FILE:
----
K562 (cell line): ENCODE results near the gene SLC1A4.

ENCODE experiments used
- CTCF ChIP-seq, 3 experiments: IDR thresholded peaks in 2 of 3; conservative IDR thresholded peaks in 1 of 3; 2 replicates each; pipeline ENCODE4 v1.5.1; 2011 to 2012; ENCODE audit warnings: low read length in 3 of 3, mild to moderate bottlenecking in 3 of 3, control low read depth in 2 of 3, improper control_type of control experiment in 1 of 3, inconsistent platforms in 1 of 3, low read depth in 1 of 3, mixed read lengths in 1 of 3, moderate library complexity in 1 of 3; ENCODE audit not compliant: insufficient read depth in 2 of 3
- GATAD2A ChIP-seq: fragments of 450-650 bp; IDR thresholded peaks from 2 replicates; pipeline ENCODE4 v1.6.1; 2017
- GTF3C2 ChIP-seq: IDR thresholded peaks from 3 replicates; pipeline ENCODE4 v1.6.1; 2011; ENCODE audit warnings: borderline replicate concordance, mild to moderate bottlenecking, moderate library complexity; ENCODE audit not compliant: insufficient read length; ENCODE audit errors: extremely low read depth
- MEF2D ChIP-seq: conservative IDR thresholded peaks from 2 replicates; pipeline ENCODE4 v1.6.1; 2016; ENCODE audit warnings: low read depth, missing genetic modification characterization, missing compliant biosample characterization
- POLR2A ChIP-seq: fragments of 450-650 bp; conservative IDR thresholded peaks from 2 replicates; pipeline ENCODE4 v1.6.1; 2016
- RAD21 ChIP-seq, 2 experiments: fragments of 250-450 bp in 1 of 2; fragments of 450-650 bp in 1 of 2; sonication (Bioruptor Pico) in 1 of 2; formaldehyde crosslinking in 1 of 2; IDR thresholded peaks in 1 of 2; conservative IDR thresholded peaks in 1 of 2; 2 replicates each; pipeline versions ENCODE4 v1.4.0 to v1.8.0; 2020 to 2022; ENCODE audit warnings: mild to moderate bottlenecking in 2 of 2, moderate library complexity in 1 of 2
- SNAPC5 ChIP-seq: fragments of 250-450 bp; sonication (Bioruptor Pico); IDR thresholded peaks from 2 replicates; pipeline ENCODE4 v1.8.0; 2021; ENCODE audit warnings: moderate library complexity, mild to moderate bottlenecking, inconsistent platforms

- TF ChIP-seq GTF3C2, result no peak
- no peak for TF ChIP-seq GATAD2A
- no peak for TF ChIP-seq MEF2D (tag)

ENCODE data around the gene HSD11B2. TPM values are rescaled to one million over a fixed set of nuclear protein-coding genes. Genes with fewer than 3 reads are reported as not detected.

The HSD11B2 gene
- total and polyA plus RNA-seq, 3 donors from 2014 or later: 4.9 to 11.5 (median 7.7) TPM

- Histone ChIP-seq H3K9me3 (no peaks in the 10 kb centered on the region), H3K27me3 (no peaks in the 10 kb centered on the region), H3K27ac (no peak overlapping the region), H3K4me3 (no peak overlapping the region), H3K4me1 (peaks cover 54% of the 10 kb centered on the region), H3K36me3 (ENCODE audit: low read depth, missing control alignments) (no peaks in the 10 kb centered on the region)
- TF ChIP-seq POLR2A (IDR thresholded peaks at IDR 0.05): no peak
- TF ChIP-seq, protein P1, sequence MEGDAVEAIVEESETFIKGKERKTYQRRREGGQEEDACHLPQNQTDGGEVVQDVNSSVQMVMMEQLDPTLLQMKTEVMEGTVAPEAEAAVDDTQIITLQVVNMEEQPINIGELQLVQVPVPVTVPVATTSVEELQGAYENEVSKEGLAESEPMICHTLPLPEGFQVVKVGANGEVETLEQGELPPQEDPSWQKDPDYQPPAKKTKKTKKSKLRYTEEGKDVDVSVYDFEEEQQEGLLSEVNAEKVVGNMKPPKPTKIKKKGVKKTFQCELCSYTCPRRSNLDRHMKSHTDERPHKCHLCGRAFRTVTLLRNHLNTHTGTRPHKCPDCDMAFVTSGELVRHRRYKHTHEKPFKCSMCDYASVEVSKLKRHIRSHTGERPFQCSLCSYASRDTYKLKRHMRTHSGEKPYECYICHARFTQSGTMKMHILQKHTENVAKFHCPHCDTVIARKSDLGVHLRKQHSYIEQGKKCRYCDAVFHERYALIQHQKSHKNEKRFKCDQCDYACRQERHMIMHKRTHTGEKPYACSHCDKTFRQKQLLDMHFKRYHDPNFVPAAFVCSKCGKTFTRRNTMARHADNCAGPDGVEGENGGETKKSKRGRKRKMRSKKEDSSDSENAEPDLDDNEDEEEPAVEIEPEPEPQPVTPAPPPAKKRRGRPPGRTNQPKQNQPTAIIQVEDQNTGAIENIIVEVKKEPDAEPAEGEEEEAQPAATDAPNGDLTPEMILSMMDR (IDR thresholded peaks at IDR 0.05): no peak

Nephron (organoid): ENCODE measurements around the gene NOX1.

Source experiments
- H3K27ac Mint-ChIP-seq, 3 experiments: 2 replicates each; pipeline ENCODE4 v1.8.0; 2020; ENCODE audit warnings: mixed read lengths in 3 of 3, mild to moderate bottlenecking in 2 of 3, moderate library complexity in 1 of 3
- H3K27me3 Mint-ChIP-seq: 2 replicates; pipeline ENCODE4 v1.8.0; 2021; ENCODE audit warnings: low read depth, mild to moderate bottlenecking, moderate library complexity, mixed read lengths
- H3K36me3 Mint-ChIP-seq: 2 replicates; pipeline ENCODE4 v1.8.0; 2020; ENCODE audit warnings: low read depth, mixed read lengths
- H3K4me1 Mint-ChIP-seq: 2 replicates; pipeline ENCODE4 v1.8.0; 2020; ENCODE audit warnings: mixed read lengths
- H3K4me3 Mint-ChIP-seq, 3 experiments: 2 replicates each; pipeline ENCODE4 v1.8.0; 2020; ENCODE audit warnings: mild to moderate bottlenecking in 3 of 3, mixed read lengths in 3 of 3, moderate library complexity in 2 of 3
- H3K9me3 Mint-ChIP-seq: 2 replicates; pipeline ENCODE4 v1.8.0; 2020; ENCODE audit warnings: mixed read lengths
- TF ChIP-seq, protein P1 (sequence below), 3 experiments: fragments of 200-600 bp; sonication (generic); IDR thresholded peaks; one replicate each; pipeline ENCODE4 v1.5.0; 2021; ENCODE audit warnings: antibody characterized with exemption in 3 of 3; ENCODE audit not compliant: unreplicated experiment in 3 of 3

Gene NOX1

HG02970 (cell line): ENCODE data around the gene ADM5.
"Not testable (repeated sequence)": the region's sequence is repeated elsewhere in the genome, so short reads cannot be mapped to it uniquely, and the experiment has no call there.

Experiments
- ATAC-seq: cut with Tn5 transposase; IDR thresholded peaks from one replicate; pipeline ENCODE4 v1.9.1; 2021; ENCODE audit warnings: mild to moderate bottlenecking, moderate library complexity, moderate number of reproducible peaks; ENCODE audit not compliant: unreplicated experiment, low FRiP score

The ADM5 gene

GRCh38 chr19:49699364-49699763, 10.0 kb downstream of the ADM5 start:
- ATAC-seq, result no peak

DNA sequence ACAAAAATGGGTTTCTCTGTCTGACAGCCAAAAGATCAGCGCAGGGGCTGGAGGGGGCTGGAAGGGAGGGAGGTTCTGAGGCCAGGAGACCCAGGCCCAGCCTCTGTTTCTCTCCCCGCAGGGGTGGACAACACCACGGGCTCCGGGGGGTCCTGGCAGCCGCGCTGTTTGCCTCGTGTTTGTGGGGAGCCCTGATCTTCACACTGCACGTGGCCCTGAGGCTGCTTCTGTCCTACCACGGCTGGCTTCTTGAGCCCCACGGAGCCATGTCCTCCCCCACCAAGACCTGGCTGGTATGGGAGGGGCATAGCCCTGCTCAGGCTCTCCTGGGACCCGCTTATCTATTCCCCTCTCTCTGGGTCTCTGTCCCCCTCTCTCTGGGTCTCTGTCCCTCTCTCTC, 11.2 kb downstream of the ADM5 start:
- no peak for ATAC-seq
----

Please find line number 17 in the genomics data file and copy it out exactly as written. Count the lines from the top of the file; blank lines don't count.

- TF ChIP-seq POLR2A (IDR thresholded peaks at IDR 0.05): no peak